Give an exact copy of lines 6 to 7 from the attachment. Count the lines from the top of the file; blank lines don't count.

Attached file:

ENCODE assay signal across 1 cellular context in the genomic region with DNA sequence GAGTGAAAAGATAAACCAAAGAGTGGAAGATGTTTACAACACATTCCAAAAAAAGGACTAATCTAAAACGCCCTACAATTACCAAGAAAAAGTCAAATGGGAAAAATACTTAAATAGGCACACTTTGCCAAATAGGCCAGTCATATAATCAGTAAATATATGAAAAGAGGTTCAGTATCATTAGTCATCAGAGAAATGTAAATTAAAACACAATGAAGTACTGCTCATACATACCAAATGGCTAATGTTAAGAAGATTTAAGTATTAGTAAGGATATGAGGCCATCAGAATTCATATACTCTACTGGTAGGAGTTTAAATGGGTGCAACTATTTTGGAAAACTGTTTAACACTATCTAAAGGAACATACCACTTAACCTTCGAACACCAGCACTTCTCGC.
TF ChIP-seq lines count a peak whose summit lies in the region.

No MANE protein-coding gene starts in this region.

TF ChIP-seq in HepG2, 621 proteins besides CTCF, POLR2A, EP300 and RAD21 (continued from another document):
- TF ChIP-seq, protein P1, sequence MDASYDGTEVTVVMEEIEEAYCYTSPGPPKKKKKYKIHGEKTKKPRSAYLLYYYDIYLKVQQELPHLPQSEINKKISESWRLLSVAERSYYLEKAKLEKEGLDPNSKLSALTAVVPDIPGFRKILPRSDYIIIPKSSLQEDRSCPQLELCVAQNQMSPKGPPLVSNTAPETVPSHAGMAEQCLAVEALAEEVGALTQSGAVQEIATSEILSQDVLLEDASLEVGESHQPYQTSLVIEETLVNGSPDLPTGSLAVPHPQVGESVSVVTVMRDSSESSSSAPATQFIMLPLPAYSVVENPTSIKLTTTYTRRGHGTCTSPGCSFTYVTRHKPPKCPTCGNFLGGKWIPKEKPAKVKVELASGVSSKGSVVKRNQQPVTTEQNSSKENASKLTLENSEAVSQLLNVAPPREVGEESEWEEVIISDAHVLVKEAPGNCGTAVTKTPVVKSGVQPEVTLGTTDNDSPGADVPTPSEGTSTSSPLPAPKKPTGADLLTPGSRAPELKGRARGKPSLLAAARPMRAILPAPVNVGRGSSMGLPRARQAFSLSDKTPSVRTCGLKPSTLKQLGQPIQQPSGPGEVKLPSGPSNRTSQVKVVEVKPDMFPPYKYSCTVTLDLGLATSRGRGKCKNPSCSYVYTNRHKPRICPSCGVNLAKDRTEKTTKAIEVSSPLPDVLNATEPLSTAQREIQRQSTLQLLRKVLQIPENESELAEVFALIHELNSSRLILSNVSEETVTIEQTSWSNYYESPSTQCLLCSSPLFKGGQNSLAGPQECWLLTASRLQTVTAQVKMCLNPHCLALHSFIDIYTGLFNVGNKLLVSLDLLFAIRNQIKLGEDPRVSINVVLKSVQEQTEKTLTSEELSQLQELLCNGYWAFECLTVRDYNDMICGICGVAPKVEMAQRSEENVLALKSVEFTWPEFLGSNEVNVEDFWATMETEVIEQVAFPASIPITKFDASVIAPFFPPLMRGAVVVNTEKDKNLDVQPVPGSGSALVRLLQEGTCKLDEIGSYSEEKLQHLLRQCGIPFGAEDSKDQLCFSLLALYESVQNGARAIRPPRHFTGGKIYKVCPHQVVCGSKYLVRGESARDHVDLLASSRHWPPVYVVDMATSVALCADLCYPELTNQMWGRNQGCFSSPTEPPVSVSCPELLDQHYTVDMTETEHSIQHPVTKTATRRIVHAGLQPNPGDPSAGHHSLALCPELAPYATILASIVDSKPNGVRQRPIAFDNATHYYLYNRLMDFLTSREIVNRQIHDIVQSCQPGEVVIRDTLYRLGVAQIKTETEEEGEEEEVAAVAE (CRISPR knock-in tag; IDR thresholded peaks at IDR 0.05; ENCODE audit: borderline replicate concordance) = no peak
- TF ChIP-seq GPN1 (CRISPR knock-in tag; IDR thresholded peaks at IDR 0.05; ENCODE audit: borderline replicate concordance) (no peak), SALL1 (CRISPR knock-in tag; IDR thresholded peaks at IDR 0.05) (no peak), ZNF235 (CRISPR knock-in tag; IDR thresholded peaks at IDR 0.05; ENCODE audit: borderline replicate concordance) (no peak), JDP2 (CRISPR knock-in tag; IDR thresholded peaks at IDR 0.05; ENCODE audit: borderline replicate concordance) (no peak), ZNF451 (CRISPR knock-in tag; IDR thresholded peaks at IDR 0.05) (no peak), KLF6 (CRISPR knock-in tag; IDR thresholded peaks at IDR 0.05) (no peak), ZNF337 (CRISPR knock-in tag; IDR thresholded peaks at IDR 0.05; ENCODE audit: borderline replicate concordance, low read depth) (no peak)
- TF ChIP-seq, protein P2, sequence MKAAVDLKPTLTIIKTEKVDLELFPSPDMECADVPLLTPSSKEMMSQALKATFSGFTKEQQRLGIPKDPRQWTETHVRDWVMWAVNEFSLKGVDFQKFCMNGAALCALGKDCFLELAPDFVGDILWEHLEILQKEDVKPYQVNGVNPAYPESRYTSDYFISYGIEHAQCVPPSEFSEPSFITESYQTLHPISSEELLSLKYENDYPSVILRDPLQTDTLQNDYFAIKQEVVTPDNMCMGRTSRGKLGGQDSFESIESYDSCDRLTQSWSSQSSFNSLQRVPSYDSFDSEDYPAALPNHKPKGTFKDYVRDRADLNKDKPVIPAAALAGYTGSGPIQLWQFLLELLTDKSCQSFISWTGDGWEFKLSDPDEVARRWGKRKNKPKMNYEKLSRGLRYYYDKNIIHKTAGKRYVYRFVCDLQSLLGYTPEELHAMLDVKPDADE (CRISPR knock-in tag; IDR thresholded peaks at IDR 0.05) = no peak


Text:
- TF ChIP-seq GPN1 (CRISPR knock-in tag; IDR thresholded peaks at IDR 0.05; ENCODE audit: borderline replicate concordance) (no peak), SALL1 (CRISPR knock-in tag; IDR thresholded peaks at IDR 0.05) (no peak), ZNF235 (CRISPR knock-in tag; IDR thresholded peaks at IDR 0.05; ENCODE audit: borderline replicate concordance) (no peak), JDP2 (CRISPR knock-in tag; IDR thresholded peaks at IDR 0.05; ENCODE audit: borderline replicate concordance) (no peak), ZNF451 (CRISPR knock-in tag; IDR thresholded peaks at IDR 0.05) (no peak), KLF6 (CRISPR knock-in tag; IDR thresholded peaks at IDR 0.05) (no peak), ZNF337 (CRISPR knock-in tag; IDR thresholded peaks at IDR 0.05; ENCODE audit: borderline replicate concordance, low read depth) (no peak)
- TF ChIP-seq, protein P2, sequence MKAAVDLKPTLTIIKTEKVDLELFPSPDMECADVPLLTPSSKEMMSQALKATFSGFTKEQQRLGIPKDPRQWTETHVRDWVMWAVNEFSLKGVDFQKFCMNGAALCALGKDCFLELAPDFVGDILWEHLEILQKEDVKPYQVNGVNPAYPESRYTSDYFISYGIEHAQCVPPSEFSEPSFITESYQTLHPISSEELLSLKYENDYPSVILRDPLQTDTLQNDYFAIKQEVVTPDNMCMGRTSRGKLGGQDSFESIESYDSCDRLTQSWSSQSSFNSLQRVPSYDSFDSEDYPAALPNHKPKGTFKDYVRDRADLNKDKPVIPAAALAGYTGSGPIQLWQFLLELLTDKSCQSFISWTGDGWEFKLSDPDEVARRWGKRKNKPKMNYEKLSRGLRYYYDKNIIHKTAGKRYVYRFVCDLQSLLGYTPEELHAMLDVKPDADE (CRISPR knock-in tag; IDR thresholded peaks at IDR 0.05) = no peak